San Francisco Tax Hike Cannot Help Public Health Bureaucracy

San Francisco Tax Hike Cannot Help Public Health Bureaucracy

Don’t get me wrong: of all the various byzantine agencies that comprise the massive (and growing) government intervention in American health care, counties’ public-health agencies are probably my favorite (or, perhaps to assuage the arch-libertarian readers, “the least harmful”). They do things like inspecting restaurants for cleanliness, watching out for infectious diseases, and issuing birth & death certificates.

So the idea that San Francisco’s Healthy San Francisco program’s tax-hike on small businesses had not rescued the budget of the San Francisco Department of Public Health is not something to gloat about. Rather, it’s an opportunity to revisit the limits of government power in health care. Healthy San Francisco was based on the myth that SF General Hospital was overburdened with uninsured patients coming in for “free” health care at taxpayers’ expense. San Francisco’s solution? Increase taxes, by imposing a “pay-or-play” mandate on individuals without health insurance and employers who hire them. We’ve discussed this plenty.

The SF Department of Public Health has a budget of $1.5 billion, of which $410 million comes from the City & County’s discretionary fund. Due to state and other cutbacks, it’s looking at a deficit of $25 million this fiscal year, and the City & County are demanding $75 million in further cutbacks, in order to balance the budget at City Hall.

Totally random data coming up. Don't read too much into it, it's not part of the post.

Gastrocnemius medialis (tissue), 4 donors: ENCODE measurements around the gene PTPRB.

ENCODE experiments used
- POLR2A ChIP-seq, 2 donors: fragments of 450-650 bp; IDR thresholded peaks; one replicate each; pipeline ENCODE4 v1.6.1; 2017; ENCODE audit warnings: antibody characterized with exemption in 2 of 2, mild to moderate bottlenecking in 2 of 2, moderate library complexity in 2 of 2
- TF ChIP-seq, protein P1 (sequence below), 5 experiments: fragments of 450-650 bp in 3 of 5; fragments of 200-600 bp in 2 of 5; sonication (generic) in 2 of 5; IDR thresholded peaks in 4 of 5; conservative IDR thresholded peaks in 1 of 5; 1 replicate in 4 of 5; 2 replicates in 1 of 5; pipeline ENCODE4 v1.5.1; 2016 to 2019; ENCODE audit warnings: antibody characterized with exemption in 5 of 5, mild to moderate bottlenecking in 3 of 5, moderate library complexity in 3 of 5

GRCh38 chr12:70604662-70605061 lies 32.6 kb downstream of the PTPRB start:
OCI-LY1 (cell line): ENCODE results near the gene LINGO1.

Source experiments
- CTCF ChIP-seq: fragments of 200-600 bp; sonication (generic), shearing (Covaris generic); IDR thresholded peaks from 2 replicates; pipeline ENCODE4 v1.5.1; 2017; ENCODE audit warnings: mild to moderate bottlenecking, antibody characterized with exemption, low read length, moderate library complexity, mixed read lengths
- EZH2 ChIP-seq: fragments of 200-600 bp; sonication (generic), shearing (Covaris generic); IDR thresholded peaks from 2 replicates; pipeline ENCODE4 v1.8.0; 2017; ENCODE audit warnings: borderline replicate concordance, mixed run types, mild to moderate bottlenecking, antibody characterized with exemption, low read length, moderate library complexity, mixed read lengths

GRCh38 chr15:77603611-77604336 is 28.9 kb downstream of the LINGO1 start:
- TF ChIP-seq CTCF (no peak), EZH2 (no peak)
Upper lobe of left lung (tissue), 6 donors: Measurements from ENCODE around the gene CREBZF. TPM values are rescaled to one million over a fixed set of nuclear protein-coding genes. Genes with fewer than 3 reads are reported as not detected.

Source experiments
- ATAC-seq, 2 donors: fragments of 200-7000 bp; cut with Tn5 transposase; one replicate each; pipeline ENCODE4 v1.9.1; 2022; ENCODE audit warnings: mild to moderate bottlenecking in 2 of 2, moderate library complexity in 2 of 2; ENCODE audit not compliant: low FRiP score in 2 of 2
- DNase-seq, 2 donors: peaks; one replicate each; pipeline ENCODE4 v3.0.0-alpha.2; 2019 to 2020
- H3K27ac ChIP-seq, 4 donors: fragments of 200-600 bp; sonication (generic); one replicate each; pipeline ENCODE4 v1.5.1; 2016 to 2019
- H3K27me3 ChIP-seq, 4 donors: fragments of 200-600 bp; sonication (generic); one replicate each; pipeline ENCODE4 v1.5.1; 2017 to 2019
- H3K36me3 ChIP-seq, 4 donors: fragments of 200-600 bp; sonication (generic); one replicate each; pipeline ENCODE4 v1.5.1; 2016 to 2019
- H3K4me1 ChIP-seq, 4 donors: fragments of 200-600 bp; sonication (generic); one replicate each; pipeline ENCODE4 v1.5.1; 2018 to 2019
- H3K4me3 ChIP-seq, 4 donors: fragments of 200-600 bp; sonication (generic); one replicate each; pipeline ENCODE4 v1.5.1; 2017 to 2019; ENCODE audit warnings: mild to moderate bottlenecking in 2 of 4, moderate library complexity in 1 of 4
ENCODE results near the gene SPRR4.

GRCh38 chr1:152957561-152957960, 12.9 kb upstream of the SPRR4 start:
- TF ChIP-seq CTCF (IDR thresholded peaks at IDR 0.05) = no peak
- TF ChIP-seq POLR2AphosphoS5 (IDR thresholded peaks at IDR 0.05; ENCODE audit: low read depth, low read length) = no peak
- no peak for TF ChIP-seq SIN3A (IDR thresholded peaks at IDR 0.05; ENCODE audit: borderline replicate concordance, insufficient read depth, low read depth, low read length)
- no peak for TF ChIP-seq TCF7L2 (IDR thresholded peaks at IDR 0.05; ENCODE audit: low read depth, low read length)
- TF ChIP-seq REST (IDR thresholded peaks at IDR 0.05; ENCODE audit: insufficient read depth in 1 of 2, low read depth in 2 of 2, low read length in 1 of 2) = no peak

Needless to say, the Department and its dependents are lobbying against the cuts. How does Healthy San Francisco fit in? Well (if I understand the program’s report, and I’m not sure I do, because it’s a slideshow instead of a budget), it expects to earn about $15 million annually from taxes on employers and enrolment fees.

Well, that won’t do much to solve the “crisis” – which by the way, has nothing to do with uninsured working people, we learned this morning. As you probably already suspected, it has to do with homeless drug addicts and alcoholics.

But hey, there’s no problem that another tax on business can’t fix, according to our health care elites.

Nothing contained in this blog is to be construed as necessarily reflecting the views of the Pacific Research Institute or as an attempt to thwart or aid the passage of any legislation.